Sunday Notes: Nolasco, Pelfrey, Pinto And More
Image courtesy of Kim Klement-USA TodayRicky Nolasco Rebounds After Rough First Inning
The fifth start of Nolasco’s spring did not begin the way he would have liked, allowing back-to-back home runs to Adam Jones and Travis Snider to put the Orioles up 3-0 in the first inning
“He tried another curveball on Jones after he had a pretty good swing on the one he fouled back,” Paul Molitor said of Nolasco’s first inning. “I think Ricky misread that foul ball swing as maybe he had him if he threw a better one but he didn’t. He got it. Then Snider, two strikes, he tried to slip a fastball upstairs after throwing some offspeed stuff.”
The right-hander settled down to allow just one more run over the next five innings of work.
“Those are things you are looking for,” Molitor said. “He came back, I think he got the next nine straight. Three clean innings in a row and gave us a chance to get back in the game. So that was really good. He got through six [innings] under his [pitch] count. I was a nice response to kind of a rough first inning.”
“I was just trying to locate and they were definitely hacking so tried to use that to my advantage,” Nolasco said of his outing. “I think they’re ready to get out of here just like we are. Just try not to do too much, when you don’t feel great.”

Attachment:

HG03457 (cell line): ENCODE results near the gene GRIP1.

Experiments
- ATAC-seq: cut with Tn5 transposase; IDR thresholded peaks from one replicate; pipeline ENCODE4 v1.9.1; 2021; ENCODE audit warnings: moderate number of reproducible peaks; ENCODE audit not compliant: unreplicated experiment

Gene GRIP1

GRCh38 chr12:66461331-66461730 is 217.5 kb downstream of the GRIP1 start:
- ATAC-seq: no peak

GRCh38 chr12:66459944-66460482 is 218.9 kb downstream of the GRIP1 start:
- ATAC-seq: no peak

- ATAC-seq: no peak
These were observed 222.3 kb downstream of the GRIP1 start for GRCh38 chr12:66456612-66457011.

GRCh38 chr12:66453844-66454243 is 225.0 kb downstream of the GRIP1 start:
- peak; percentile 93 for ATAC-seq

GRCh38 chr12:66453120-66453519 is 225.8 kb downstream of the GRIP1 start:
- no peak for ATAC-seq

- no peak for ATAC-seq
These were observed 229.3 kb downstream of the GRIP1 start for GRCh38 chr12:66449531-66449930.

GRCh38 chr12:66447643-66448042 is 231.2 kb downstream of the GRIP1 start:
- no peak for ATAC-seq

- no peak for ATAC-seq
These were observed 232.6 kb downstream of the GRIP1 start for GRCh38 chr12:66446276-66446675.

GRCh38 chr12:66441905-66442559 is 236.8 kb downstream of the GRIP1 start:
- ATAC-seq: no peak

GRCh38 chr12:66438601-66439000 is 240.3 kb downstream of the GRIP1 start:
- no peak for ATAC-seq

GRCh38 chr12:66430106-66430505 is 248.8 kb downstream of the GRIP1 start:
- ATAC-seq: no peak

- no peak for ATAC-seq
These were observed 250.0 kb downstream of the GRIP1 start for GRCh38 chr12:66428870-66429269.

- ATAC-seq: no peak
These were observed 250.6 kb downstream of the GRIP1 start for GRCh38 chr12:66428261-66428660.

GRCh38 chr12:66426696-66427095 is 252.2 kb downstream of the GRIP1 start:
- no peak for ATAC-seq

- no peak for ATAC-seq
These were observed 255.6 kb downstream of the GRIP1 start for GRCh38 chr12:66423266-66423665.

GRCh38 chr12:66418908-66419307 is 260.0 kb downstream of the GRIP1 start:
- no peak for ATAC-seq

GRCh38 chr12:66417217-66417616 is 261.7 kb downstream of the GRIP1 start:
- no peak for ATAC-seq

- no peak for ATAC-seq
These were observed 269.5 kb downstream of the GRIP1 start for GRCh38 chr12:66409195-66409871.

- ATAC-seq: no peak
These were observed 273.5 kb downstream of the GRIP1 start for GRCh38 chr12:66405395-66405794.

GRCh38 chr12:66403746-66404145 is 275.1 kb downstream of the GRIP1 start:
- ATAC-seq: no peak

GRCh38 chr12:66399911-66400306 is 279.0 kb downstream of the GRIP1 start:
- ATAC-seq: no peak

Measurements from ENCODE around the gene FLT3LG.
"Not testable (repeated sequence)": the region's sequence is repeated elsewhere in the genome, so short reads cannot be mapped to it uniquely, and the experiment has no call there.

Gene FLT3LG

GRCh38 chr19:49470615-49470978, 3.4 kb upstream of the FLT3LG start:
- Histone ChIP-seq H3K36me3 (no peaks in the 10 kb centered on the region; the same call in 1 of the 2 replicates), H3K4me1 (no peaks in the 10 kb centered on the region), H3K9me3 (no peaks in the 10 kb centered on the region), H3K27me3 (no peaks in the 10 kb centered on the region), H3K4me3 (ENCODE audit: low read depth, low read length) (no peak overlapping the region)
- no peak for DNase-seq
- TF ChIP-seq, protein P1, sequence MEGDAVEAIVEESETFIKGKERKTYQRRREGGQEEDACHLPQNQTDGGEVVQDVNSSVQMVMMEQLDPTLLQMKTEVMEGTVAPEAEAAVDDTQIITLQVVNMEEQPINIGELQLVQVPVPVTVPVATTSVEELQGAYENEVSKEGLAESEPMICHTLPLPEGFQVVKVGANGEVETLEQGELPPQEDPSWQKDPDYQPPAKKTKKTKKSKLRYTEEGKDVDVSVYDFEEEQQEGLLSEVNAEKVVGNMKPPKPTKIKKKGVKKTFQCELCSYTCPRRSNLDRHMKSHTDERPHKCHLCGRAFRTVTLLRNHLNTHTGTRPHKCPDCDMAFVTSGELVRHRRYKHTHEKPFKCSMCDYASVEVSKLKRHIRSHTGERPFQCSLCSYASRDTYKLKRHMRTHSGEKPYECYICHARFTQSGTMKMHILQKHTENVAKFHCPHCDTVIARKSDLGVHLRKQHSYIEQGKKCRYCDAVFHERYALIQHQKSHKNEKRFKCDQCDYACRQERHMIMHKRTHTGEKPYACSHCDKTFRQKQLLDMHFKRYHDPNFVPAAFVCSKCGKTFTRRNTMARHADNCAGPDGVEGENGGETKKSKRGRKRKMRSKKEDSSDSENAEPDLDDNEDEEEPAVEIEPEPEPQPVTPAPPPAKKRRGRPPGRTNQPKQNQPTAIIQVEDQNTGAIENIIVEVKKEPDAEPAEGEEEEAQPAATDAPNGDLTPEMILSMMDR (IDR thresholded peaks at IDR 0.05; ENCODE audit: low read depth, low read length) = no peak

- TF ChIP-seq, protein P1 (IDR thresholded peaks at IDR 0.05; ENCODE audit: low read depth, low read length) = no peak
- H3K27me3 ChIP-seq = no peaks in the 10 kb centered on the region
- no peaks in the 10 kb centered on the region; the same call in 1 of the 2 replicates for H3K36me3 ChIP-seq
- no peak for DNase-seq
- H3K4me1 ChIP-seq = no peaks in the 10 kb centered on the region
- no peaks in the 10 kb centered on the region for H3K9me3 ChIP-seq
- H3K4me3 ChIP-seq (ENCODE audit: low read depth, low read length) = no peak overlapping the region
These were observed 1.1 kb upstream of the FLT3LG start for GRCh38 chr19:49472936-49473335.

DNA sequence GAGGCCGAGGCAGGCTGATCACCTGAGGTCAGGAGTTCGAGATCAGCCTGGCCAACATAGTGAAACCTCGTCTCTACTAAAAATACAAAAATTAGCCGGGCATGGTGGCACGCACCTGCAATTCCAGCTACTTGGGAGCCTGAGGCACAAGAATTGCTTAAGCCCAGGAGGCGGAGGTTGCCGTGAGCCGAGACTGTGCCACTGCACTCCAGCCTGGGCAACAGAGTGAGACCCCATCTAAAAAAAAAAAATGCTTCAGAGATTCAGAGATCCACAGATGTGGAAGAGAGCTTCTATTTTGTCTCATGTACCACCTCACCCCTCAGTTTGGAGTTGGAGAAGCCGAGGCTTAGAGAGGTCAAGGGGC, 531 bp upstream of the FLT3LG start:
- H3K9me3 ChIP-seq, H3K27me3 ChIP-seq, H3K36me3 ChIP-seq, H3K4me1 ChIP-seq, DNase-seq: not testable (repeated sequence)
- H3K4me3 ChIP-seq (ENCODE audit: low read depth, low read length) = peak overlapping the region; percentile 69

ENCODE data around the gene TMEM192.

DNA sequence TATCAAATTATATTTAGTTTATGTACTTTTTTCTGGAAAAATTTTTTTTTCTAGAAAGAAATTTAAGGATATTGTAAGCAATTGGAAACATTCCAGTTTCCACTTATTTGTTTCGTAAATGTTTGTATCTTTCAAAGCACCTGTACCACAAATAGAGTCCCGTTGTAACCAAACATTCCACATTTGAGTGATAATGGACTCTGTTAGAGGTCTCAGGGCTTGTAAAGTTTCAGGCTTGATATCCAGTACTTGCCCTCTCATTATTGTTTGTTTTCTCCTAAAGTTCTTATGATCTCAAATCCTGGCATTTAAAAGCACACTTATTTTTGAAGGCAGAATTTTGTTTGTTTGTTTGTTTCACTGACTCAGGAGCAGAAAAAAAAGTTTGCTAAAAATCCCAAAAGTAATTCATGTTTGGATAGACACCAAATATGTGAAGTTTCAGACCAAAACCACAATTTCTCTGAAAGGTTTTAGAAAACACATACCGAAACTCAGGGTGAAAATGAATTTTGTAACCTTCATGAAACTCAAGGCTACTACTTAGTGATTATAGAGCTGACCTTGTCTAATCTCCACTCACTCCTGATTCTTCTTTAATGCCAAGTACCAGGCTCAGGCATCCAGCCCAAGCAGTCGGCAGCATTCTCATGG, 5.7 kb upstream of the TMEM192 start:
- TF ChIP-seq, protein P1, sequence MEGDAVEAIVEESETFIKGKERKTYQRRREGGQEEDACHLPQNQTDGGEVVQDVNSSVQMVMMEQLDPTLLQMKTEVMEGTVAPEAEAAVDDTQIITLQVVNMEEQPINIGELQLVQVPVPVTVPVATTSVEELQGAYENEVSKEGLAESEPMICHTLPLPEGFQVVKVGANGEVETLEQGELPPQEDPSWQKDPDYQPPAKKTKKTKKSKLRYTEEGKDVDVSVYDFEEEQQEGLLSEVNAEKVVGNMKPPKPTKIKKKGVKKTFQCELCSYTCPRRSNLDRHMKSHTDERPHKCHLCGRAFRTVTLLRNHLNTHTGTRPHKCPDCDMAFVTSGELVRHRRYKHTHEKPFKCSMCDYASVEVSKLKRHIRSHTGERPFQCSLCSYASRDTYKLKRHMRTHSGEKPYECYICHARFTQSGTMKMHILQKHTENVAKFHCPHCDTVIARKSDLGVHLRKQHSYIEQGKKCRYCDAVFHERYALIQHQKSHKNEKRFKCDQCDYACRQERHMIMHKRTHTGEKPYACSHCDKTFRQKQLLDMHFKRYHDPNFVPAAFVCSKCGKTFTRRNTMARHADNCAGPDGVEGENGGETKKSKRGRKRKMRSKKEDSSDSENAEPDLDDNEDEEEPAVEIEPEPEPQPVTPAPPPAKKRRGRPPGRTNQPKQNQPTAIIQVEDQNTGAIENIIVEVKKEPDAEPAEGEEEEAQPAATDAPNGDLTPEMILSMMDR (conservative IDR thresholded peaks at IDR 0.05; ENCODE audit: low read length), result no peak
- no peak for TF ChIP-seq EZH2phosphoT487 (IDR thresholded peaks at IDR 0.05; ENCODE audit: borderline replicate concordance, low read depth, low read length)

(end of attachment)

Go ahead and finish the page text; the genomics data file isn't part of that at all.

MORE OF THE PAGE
Nolasco said he threw plenty of changeups, which was a part of his game plan for the day but it also helped that the Orioles hitters were gripping and ripping.
“Those guys were hacking so I think they did me favor of swinging a ton at everything. So once you figure that out you try to take a little bit off the ball and change your approach and try to get themselves out.”
In his final start of the spring, Nolasco said he'll shorten up his pitch count.
Mike Pelfrey’s Bullpen Debut
Pelfrey also made his bullpen debut on Sunday afternoon in a Twins uniform.
Molitor said that either pitching coach Neil Allen or bullpen coach Eddie Guardado will have conversations with Pelfrey and provide suggestions on how to smooth his transition from the rotation to the bullpen. Molitor also reiterated that he would use Pelfrey strictly to start innings until he feels comfortable warming up and entering in the middle of an inning.
“I was worried about how it was going to feel but I felt good and got ready quick. And I think this transition is going to be easier than I thought,” he said after his seven-pitch inning.
Based on his initial outing from the bullpen, Pelfrey seemed prepared, setting down the Orioles one-two-three in the bottom of the seventh. The big right-hander worked out of the stretch and threw his fastball around 92 mph. Overall, Pelfrey said he was happy with the experience.
“It was weird but I got into the game and the phone rang to get ready. You know what was fun is that I had some juices flowing, the heart started pounding and I was thinking ‘man, this is good, this is kind of fun.’”
Moving forward, Pelfrey was asked if he would be open to expanding or contracting his arsenal in the shorter outings. He did not think he would but thought twice.
“Maybe I’ll get into situations using the curveball. That was always kind of a second-time around [pitch] or to a lefty earlier.”